Critical Thinking Precautions When Pre-Editing
                   Be Sure about “the Problem”
                   Specify the Decision-Critical Attributes
                   Be Clear about Why an Option Is In or Out
          Critical Thinking Precautions When Identifying the Promising Option
                   Scrutinize Options with Disciplined Impartiality
                   Listen to Both Sides First
          Critical Thinking Precautions When Testing the Promising Option
                   Use All the Essential Criteria
                   Treat Equals as Equals
                   Diligently Engage in Truth-Seeking and Remain Impartial
          Critical Thinking Precautions When Fortifying the To-Be-Chosen Option
                   Be Honest with Yourself
          Critical Thinking Strategies for Better Decision Making
                   Task Independent Teams with the Same Problem
                   Decide When It’s Time to Decide
                   Analyze Indicators and Make Mid-Course Corrections
                   Create a Culture of Respect for Critical Thinking
Chapter Review

 

Chapter 12: Comparative Reasoning: Think “This is Like That”

Comparative, Ideological, and Empirical Inferences
“This is Like That”—Recognizing Comparative Reasoning
          Gardens of Comparatives
          Powerful Comparisons Connect Intellect and Emotion
Evaluating Comparative Inferences
          Do the Four Tests of Acceptability Apply?
          Five Criteria for Evaluating Comparative Reasoning
                   Familiarity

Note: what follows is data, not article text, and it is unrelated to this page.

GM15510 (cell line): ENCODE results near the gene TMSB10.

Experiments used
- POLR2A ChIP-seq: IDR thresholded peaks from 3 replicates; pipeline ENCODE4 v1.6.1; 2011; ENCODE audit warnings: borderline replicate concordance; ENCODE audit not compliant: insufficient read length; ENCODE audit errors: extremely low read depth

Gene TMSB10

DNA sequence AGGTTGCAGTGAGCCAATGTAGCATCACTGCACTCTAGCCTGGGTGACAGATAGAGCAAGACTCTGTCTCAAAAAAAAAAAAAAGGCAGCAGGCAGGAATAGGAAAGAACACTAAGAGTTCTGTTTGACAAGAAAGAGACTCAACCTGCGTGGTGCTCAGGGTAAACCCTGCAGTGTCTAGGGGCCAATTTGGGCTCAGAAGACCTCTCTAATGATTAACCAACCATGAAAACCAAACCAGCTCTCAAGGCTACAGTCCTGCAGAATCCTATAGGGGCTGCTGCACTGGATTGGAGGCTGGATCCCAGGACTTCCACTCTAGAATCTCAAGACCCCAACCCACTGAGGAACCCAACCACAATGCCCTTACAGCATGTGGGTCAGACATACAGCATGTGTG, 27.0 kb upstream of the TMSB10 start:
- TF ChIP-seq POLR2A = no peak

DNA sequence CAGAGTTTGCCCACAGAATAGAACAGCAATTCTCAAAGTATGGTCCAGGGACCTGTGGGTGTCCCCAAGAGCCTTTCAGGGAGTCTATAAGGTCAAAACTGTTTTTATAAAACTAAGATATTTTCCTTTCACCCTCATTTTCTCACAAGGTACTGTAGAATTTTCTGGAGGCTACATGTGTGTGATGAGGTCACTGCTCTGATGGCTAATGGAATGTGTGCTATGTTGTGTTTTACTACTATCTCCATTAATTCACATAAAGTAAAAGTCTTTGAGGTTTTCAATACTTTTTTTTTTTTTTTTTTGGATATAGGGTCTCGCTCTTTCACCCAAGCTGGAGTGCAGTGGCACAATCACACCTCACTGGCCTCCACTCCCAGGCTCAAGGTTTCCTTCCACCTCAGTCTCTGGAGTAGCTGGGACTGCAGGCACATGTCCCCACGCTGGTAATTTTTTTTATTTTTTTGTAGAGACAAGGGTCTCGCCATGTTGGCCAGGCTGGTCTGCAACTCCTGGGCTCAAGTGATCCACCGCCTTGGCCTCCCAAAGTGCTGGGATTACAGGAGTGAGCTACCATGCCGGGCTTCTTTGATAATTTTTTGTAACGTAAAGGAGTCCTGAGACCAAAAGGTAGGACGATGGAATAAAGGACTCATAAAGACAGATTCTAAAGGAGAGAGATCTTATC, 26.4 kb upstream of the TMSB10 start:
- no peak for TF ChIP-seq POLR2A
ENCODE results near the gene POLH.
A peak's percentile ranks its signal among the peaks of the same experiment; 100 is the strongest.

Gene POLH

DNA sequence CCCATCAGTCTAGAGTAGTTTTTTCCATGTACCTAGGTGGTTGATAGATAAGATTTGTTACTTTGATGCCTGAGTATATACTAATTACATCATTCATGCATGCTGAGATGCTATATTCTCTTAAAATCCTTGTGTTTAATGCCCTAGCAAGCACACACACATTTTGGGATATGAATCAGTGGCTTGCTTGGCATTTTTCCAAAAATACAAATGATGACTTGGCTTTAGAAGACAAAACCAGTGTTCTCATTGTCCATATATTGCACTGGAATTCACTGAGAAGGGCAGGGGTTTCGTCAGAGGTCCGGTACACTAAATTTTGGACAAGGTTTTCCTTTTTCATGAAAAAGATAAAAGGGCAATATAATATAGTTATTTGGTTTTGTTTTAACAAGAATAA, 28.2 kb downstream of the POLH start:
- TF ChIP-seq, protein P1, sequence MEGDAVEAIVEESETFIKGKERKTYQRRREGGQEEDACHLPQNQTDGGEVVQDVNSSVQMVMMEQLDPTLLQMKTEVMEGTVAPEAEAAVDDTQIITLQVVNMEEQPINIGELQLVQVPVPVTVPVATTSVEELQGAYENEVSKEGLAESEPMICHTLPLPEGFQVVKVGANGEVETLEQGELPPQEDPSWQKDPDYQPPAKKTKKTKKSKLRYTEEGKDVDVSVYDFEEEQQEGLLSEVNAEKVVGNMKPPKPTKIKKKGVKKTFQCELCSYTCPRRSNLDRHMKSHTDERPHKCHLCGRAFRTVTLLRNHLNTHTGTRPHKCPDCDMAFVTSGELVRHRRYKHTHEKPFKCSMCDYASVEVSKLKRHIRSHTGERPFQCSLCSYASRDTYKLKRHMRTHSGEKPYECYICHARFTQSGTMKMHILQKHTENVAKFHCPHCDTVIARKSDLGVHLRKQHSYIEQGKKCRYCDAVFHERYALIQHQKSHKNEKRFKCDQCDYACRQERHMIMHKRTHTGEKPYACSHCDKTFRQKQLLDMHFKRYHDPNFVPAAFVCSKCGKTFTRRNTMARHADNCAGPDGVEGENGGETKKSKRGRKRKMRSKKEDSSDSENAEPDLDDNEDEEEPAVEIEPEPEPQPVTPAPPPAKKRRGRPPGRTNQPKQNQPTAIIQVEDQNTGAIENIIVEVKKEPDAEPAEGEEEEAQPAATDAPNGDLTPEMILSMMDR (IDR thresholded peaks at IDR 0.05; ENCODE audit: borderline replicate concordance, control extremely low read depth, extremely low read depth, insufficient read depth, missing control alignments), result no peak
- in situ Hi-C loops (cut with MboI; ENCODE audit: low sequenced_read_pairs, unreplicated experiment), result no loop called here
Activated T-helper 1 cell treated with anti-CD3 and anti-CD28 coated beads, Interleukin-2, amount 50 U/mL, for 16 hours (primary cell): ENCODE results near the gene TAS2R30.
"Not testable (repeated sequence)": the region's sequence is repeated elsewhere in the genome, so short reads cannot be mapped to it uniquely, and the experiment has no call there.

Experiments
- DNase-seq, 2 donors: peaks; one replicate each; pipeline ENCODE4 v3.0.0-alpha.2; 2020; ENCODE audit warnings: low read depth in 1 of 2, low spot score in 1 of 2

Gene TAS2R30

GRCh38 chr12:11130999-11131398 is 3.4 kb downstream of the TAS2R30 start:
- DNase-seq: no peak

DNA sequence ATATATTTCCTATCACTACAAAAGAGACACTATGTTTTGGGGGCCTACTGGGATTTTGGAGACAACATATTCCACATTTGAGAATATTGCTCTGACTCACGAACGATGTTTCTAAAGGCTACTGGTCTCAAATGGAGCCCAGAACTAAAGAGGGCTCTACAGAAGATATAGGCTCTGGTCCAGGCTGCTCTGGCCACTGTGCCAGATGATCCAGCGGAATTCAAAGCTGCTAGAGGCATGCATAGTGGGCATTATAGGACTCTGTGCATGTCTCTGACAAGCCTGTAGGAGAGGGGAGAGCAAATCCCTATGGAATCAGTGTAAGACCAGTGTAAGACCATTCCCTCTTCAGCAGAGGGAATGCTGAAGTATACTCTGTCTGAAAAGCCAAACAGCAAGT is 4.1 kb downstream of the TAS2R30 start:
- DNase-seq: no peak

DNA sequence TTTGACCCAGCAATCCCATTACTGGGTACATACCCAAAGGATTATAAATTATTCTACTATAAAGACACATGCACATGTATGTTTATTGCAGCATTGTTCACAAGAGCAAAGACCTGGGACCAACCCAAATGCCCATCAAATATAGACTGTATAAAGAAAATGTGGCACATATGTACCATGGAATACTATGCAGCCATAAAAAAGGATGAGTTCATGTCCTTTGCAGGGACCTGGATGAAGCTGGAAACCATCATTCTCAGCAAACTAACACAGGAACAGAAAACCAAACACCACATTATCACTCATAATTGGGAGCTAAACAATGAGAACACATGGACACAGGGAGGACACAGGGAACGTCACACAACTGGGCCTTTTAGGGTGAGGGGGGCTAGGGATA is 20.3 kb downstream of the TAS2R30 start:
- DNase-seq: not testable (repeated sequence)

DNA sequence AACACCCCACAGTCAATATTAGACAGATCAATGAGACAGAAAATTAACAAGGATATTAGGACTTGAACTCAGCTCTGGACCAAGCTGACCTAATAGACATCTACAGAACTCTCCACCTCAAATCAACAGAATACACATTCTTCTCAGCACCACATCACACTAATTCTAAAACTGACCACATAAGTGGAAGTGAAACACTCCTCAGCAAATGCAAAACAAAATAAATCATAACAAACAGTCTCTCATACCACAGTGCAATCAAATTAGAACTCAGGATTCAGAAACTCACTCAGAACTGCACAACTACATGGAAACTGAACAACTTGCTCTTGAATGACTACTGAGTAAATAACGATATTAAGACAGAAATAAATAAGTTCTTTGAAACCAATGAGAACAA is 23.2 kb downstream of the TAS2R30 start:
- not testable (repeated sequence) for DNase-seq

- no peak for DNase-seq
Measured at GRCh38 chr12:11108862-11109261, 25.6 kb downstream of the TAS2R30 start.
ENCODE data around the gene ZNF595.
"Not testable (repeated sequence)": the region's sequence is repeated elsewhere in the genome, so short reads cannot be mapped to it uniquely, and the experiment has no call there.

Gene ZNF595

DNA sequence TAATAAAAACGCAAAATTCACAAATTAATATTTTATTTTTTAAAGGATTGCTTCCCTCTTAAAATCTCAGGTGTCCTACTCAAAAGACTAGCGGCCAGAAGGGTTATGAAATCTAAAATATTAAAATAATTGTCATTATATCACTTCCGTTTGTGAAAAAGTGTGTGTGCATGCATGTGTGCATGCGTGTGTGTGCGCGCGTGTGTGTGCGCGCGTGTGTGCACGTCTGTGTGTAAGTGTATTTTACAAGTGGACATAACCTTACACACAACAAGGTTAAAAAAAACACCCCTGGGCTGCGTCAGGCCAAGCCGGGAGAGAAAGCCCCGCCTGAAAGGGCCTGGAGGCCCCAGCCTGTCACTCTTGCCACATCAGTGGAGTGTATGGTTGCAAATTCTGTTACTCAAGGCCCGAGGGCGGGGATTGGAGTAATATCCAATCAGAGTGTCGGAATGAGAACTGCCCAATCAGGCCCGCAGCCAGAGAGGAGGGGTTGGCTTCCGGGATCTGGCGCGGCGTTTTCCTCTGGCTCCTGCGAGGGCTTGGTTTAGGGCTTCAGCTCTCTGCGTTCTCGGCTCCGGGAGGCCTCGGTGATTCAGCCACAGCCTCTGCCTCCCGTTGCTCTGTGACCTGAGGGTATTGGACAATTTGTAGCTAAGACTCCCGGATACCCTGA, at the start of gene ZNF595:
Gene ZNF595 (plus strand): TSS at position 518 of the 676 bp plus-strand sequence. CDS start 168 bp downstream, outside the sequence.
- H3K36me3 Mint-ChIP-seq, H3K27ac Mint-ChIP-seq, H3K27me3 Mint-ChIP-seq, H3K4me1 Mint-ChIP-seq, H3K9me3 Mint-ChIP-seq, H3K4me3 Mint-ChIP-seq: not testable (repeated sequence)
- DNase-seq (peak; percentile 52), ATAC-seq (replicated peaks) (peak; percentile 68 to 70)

Simplicity
                   Comprehensiveness
                   Productivity
                   Testability
          Shaping Our View of the Universe for Two Thousand Years
          The Many Uses of Comparative Inferences
Chapter Review

 

Chapter 13: Ideological Reasoning: Think “Top Down”

“Top Down” Thinking: Recognizing Ideological Reasoning
          Examples of Ideological Reasoning
          Three Features of Ideological Reasoning
                   Ideological Reasoning Is Deductive in Character
                   Ideological Premises Are Axiomatic
                   The Argument Maker Takes the Ideological Absolutes on Faith
Evaluating Ideological Reasoning
          Are the Ideological Premises True?
          Logical Strength and Ideological Belief Systems
          Relevancy, Non-Circularity, and Ideological Reasoning
Uses, Benefits, and Risks of Ideological Reasoning
Chapter Review

 

Chapter 14: Empirical Reasoning: Think “Bottom Up”

Recognizing Empirical Reasoning
          Characteristics of Empirical Reasoning
                   Empirical Reasoning Is Inductive
                   Empirical Reasoning Is Self-Corrective
                   Empirical Reasoning Is Open to Independent Verification
                   Hypotheses, Conditions, and Measureable Manifestations
Conducting an Investigation Scientifically
          Perhaps the First Recorded Empirical Investigations
          Steps in the Process of an Extended Example
          Evaluating Empirical Reasoning
Benefits and Risks Associated with Empirical Reasoning
Chapter Review

 

Chapter 15: Write Sound and Effective Arguments

What Critical Thinking Questions Do Effective Writers Ask?
          Think Author
                   Find Your Voice
                   Think about Who You Read
          Think Audience
                   What Does the Audience Care About?
                   Writing For You       
                   Who Is Your Audience?
                   Same Author and Audience, Different Purpose
          Think Purpose and Circumstances
                   Think Tactics
                   Clues from Contextual Cues
Think How to Organize and Develop Your Presentation
          Reach Out and Grab Someone
          Crafting a Presentation
          Good News: Writing Is Work
                   An Arguable Thesis Statement and Solid Research
                   Map Out the Arguments Pro and Con—Then Outline Your Case
          Evaluating the Credibility of Sources
          Prewriting, Writing, and Rewriting
          Two Practical Tips
Evaluating Effectiveness
          Features of Sound and Effective Written Argumentation
          A Tool for Evaluating Critical Thinking and Writing
                   How to Apply the Rubric for Evaluating Written Argumentation